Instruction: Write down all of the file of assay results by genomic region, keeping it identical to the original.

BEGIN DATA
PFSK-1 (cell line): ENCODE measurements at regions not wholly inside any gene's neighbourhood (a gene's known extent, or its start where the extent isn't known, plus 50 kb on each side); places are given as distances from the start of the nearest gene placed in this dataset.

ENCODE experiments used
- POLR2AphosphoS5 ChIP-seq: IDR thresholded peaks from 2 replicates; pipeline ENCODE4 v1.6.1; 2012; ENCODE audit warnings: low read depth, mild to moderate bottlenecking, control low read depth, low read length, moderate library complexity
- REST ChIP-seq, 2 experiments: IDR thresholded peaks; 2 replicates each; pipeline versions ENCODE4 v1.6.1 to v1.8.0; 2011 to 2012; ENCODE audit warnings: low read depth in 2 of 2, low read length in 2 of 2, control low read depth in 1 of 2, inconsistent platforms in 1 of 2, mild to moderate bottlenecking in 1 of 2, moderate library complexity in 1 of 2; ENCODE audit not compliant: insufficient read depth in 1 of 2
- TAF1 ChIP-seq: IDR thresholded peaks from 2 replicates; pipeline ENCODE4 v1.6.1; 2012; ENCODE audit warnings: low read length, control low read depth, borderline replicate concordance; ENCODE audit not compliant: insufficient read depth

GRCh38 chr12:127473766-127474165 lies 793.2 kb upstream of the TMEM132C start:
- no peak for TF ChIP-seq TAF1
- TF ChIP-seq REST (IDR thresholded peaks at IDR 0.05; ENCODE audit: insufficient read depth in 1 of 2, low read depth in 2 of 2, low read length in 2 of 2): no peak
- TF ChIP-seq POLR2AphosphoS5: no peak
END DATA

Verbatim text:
PFSK-1 (cell line): ENCODE measurements at regions not wholly inside any gene's neighbourhood (a gene's known extent, or its start where the extent isn't known, plus 50 kb on each side); places are given as distances from the start of the nearest gene placed in this dataset.

ENCODE experiments used
- POLR2AphosphoS5 ChIP-seq: IDR thresholded peaks from 2 replicates; pipeline ENCODE4 v1.6.1; 2012; ENCODE audit warnings: low read depth, mild to moderate bottlenecking, control low read depth, low read length, moderate library complexity
- REST ChIP-seq, 2 experiments: IDR thresholded peaks; 2 replicates each; pipeline versions ENCODE4 v1.6.1 to v1.8.0; 2011 to 2012; ENCODE audit warnings: low read depth in 2 of 2, low read length in 2 of 2, control low read depth in 1 of 2, inconsistent platforms in 1 of 2, mild to moderate bottlenecking in 1 of 2, moderate library complexity in 1 of 2; ENCODE audit not compliant: insufficient read depth in 1 of 2
- TAF1 ChIP-seq: IDR thresholded peaks from 2 replicates; pipeline ENCODE4 v1.6.1; 2012; ENCODE audit warnings: low read length, control low read depth, borderline replicate concordance; ENCODE audit not compliant: insufficient read depth

GRCh38 chr12:127473766-127474165 lies 793.2 kb upstream of the TMEM132C start:
- no peak for TF ChIP-seq TAF1
- TF ChIP-seq REST (IDR thresholded peaks at IDR 0.05; ENCODE audit: insufficient read depth in 1 of 2, low read depth in 2 of 2, low read length in 2 of 2): no peak
- TF ChIP-seq POLR2AphosphoS5: no peak